Maslow will get a taste for the scientific things in life, when Dr. Jim Drachenberg, associate professor of engineering and physics, takes the stage at Cosmic Cafe this Thursday at 6:30.
Cosmic Cafe began years ago and was inspired by the Society of Physics students who had been doing a similar event as a national activity.
In the past, this event was held at Monk’s, another local coffee shop, but to make things more convenient for the student body it has been moved to Maslow. These talks happen at least once a semester, allowing professors to rotate as speakers.
Dr. Jim Drachenberg will be speaking on “Proton Spin”, one of the current projects he is involved in. He is working with STAR collaboration at RHIC in Brookhaven, Long Island to study how the proton is put together and attempting to answer the question of why it spins. ACU is the only institution within its’ cohort to be involved in every part of the process, which takes place mostly in the basement of Onstead Science Center.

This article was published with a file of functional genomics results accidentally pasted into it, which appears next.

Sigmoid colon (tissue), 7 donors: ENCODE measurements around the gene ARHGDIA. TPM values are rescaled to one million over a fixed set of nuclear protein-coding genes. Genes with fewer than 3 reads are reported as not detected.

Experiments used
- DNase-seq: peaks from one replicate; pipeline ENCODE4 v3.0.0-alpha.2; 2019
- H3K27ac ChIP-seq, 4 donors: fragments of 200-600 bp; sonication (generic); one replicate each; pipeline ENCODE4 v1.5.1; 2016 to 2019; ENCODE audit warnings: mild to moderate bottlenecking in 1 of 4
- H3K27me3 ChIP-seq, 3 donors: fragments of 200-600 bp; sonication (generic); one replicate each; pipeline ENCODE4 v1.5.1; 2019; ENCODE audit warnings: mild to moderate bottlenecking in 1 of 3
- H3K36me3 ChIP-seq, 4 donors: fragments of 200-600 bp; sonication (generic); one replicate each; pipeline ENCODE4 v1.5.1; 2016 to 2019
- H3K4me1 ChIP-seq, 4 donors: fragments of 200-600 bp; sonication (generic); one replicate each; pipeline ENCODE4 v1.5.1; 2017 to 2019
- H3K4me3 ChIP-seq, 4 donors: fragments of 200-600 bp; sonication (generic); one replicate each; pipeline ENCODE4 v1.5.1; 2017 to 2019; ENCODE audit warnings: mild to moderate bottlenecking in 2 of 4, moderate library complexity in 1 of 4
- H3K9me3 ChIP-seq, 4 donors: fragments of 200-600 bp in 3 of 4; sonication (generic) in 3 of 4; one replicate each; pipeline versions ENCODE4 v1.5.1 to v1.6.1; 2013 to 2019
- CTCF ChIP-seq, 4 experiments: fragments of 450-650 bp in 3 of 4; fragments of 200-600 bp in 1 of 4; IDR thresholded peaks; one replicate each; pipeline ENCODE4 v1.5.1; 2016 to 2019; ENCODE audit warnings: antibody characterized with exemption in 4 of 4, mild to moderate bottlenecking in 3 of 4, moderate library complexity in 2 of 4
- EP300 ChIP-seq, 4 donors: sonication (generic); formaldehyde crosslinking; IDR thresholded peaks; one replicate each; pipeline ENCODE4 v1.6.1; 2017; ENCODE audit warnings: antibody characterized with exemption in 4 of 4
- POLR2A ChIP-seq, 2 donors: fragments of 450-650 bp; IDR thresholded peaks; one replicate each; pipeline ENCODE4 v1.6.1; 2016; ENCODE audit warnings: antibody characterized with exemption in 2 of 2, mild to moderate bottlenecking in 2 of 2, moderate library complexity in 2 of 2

“Most of the time students are just cutting scintillator tiles and sending it over to Brookhaven, but we are sending them the final project,” said Roy Salinas, senior physics major .
A scintillator is a material that exhibits the property of luminescence. Luminescent materials, when struck by a particle, absorb the energy and emit light.
“My nieces and nephews came to the last one and actually asked some questions,” Drachenberg said. “Cosmic Cafe is designed for a lay audience, so we like to reinforce that this event is not designed just for physics and engineering majors, but anyone who has an interest in the work we are doing at ACU.”
Ben Edwards, senior and president of the Society of Physics, said he thinks that professors taking the time to explain their physics projects is great so that students can understand them.
“I think it’s great that here at ACU, we are able to share our knowledge and perspective with the community on topics they would otherwise not hear about,” Edwards said.